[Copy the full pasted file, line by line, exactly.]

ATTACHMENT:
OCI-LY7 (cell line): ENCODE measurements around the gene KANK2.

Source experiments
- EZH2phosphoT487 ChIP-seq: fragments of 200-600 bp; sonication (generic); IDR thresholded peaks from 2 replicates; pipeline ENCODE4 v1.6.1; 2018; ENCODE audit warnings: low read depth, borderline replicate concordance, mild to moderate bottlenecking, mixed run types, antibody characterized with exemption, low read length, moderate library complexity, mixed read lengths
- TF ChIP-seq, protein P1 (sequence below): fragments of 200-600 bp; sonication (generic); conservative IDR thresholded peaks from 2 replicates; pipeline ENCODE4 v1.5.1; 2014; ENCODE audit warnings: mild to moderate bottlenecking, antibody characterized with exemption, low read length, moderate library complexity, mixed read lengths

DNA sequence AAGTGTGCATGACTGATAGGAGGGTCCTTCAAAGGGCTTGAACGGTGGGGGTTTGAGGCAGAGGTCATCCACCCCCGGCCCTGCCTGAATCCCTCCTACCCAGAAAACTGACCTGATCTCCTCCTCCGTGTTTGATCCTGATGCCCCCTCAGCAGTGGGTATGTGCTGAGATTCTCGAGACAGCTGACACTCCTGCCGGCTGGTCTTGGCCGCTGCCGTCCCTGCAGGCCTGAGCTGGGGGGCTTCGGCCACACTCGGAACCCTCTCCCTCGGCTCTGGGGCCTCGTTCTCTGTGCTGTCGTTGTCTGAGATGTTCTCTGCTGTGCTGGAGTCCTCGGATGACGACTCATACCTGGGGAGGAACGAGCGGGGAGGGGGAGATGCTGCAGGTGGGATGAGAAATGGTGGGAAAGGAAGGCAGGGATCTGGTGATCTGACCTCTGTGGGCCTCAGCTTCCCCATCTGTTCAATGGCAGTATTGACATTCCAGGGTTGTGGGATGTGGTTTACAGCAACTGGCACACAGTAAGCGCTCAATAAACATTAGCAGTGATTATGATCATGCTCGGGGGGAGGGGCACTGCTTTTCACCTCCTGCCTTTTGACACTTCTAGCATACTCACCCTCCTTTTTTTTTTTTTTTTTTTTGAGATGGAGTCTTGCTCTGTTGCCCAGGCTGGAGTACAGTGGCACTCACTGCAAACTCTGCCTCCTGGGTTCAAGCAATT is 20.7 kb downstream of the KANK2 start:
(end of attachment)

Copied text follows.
OCI-LY7 (cell line): ENCODE measurements around the gene KANK2.

Source experiments
- EZH2phosphoT487 ChIP-seq: fragments of 200-600 bp; sonication (generic); IDR thresholded peaks from 2 replicates; pipeline ENCODE4 v1.6.1; 2018; ENCODE audit warnings: low read depth, borderline replicate concordance, mild to moderate bottlenecking, mixed run types, antibody characterized with exemption, low read length, moderate library complexity, mixed read lengths
- TF ChIP-seq, protein P1 (sequence below): fragments of 200-600 bp; sonication (generic); conservative IDR thresholded peaks from 2 replicates; pipeline ENCODE4 v1.5.1; 2014; ENCODE audit warnings: mild to moderate bottlenecking, antibody characterized with exemption, low read length, moderate library complexity, mixed read lengths

DNA sequence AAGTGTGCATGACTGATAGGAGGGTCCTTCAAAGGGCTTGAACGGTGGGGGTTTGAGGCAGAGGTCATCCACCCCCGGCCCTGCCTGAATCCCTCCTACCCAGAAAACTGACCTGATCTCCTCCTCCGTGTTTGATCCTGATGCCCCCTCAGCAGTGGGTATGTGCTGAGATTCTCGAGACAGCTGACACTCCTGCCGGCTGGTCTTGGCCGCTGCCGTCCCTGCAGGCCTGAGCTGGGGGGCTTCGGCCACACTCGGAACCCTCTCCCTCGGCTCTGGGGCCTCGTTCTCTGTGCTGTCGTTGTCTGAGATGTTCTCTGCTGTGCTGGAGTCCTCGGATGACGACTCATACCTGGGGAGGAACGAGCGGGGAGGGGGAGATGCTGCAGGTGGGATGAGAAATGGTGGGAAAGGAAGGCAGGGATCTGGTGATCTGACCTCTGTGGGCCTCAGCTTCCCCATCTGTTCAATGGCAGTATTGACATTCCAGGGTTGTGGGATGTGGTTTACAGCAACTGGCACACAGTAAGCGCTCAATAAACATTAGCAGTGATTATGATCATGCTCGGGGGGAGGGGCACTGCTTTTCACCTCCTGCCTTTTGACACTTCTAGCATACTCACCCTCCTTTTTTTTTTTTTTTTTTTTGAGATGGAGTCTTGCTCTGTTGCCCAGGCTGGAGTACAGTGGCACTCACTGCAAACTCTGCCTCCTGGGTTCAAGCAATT is 20.7 kb downstream of the KANK2 start: